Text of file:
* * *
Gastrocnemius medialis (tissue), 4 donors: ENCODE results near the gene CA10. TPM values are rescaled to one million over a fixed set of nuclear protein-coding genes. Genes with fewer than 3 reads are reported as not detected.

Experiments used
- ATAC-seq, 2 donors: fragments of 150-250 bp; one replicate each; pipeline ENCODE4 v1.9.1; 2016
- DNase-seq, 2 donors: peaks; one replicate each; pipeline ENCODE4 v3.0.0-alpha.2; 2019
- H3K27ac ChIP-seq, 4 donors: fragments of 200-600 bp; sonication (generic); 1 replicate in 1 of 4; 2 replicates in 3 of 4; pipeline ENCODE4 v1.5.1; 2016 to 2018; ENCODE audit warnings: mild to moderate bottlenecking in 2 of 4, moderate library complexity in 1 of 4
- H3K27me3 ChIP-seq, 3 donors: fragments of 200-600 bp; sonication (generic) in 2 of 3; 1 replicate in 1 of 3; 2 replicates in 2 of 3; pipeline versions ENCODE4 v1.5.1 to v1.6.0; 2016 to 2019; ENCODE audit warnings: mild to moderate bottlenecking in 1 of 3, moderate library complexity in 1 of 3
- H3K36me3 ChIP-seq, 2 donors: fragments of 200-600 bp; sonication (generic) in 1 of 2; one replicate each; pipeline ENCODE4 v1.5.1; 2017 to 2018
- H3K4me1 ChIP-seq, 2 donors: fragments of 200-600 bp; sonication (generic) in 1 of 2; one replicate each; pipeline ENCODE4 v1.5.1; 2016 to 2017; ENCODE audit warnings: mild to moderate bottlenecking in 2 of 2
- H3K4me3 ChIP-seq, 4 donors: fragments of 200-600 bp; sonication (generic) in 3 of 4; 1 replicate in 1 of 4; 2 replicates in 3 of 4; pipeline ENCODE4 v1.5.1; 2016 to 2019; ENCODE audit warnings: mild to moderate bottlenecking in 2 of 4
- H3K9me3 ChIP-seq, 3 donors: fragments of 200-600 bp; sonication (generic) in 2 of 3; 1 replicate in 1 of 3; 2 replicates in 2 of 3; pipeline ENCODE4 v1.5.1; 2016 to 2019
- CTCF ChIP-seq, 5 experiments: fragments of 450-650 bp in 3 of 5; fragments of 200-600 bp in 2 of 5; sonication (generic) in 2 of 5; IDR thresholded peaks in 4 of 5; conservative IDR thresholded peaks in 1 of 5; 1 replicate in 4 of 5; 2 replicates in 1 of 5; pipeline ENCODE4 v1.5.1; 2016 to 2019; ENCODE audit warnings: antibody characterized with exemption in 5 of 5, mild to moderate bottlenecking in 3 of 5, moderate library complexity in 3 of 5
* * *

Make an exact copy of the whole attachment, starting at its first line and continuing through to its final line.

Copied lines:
Gastrocnemius medialis (tissue), 4 donors: ENCODE results near the gene CA10. TPM values are rescaled to one million over a fixed set of nuclear protein-coding genes. Genes with fewer than 3 reads are reported as not detected.

Experiments used
- ATAC-seq, 2 donors: fragments of 150-250 bp; one replicate each; pipeline ENCODE4 v1.9.1; 2016
- DNase-seq, 2 donors: peaks; one replicate each; pipeline ENCODE4 v3.0.0-alpha.2; 2019
- H3K27ac ChIP-seq, 4 donors: fragments of 200-600 bp; sonication (generic); 1 replicate in 1 of 4; 2 replicates in 3 of 4; pipeline ENCODE4 v1.5.1; 2016 to 2018; ENCODE audit warnings: mild to moderate bottlenecking in 2 of 4, moderate library complexity in 1 of 4
- H3K27me3 ChIP-seq, 3 donors: fragments of 200-600 bp; sonication (generic) in 2 of 3; 1 replicate in 1 of 3; 2 replicates in 2 of 3; pipeline versions ENCODE4 v1.5.1 to v1.6.0; 2016 to 2019; ENCODE audit warnings: mild to moderate bottlenecking in 1 of 3, moderate library complexity in 1 of 3
- H3K36me3 ChIP-seq, 2 donors: fragments of 200-600 bp; sonication (generic) in 1 of 2; one replicate each; pipeline ENCODE4 v1.5.1; 2017 to 2018
- H3K4me1 ChIP-seq, 2 donors: fragments of 200-600 bp; sonication (generic) in 1 of 2; one replicate each; pipeline ENCODE4 v1.5.1; 2016 to 2017; ENCODE audit warnings: mild to moderate bottlenecking in 2 of 2
- H3K4me3 ChIP-seq, 4 donors: fragments of 200-600 bp; sonication (generic) in 3 of 4; 1 replicate in 1 of 4; 2 replicates in 3 of 4; pipeline ENCODE4 v1.5.1; 2016 to 2019; ENCODE audit warnings: mild to moderate bottlenecking in 2 of 4
- H3K9me3 ChIP-seq, 3 donors: fragments of 200-600 bp; sonication (generic) in 2 of 3; 1 replicate in 1 of 3; 2 replicates in 2 of 3; pipeline ENCODE4 v1.5.1; 2016 to 2019
- CTCF ChIP-seq, 5 experiments: fragments of 450-650 bp in 3 of 5; fragments of 200-600 bp in 2 of 5; sonication (generic) in 2 of 5; IDR thresholded peaks in 4 of 5; conservative IDR thresholded peaks in 1 of 5; 1 replicate in 4 of 5; 2 replicates in 1 of 5; pipeline ENCODE4 v1.5.1; 2016 to 2019; ENCODE audit warnings: antibody characterized with exemption in 5 of 5, mild to moderate bottlenecking in 3 of 5, moderate library complexity in 3 of 5